We started telling you over a year ago (and have reminded you several times since) and now the day has finally come: Windows 7 is now end-of-life. As of January 14, 2020, Microsoft will no longer publish security updates and patches for Windows 7. The official announcement and some FAQs from Microsoft can be found here.
Should I Upgrade or Replace My Systems? So what should you do if you still have machines that are running Windows 7? If they’re over a few years old or no longer have an active factory warranty, you should probably look at replacing the computers versus trying to upgrade them. While it technically might work, it’s going to be a lot of effort for a computer that is probably past its prime anyway (and old hardware might not have vendor support for Windows 10). Best idea would be to replace the computer.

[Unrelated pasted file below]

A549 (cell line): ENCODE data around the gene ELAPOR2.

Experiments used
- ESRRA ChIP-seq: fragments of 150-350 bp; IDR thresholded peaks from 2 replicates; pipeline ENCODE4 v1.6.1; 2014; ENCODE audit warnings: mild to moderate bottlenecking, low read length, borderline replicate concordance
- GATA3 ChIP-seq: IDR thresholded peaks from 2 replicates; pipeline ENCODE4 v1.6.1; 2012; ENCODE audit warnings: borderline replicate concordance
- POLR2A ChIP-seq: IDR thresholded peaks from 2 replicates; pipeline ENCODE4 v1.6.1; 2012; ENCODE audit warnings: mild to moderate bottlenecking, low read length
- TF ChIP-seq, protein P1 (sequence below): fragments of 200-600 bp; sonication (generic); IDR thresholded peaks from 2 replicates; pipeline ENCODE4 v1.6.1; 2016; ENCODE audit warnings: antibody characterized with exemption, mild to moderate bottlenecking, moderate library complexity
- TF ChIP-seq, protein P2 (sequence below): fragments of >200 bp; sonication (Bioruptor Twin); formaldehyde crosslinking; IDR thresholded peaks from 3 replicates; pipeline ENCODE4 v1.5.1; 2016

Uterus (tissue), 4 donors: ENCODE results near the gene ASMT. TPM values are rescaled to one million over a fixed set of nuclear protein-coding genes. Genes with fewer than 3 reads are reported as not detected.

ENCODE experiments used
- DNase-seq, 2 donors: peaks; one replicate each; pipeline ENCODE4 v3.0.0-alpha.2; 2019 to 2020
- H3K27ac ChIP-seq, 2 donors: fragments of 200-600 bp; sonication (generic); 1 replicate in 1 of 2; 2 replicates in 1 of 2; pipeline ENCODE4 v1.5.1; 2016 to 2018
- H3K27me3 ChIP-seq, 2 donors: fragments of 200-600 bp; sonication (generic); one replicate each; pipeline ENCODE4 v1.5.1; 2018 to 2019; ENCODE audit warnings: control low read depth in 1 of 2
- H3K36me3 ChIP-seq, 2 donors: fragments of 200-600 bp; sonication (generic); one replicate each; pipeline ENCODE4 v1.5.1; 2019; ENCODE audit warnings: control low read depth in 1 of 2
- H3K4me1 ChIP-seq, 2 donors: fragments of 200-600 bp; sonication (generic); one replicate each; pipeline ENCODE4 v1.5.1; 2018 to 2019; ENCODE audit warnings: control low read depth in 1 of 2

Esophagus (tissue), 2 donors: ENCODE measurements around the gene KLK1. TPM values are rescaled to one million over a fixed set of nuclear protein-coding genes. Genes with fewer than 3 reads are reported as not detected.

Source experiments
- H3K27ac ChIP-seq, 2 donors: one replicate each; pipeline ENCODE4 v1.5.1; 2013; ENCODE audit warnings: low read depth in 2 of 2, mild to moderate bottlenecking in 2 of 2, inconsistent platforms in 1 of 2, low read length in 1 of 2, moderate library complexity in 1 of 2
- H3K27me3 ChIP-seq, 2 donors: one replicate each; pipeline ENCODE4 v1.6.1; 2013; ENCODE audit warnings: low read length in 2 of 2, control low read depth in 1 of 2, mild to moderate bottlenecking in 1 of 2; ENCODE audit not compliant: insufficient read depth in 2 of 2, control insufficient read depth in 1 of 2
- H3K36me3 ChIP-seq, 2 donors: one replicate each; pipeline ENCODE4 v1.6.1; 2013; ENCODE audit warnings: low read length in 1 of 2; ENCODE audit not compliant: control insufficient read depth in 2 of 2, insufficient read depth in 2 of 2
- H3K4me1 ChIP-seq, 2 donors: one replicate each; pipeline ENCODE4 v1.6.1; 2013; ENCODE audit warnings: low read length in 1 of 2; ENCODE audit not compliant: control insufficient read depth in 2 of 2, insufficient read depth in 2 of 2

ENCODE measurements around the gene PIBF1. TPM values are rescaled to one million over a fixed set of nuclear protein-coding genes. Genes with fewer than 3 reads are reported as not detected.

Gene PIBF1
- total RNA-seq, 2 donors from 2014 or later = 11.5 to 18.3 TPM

My systems are fairly new, how can I get a Windows 10 license? The free upgrade program for Windows 10 expired in July of 2016, and you’d have to acquire a valid license if you want to put Windows 10 on a computer. Some computers that had Windows 7 on them were sold using what are called downgrade licenses. What that means is that they are running Windows 7, but they were downgraded from Windows 10, so they have valid licensing for both. You’d have to discuss that with your computer’s manufacturer or look in your computer’s documentation to see if you have a valid Windows 10 license. Otherwise, you’ll need to acquire one, and they run around $200 directly from Microsoft (and oftentimes, that $200 is better spent towards a new computer).
What if I’m in a regulated industry (like medical or HIPAA-regulated)? This is where you really need to get things replaced as you are now out of compliance. Up-to-date patching is generally a requirement for regulated industries and Windows 7 will no longer be receiving security updates, potentially putting you out of compliance and at-risk for fines.
Now what? Contact our sales team to discuss replacement of your business’ computers and to come up with a game plan.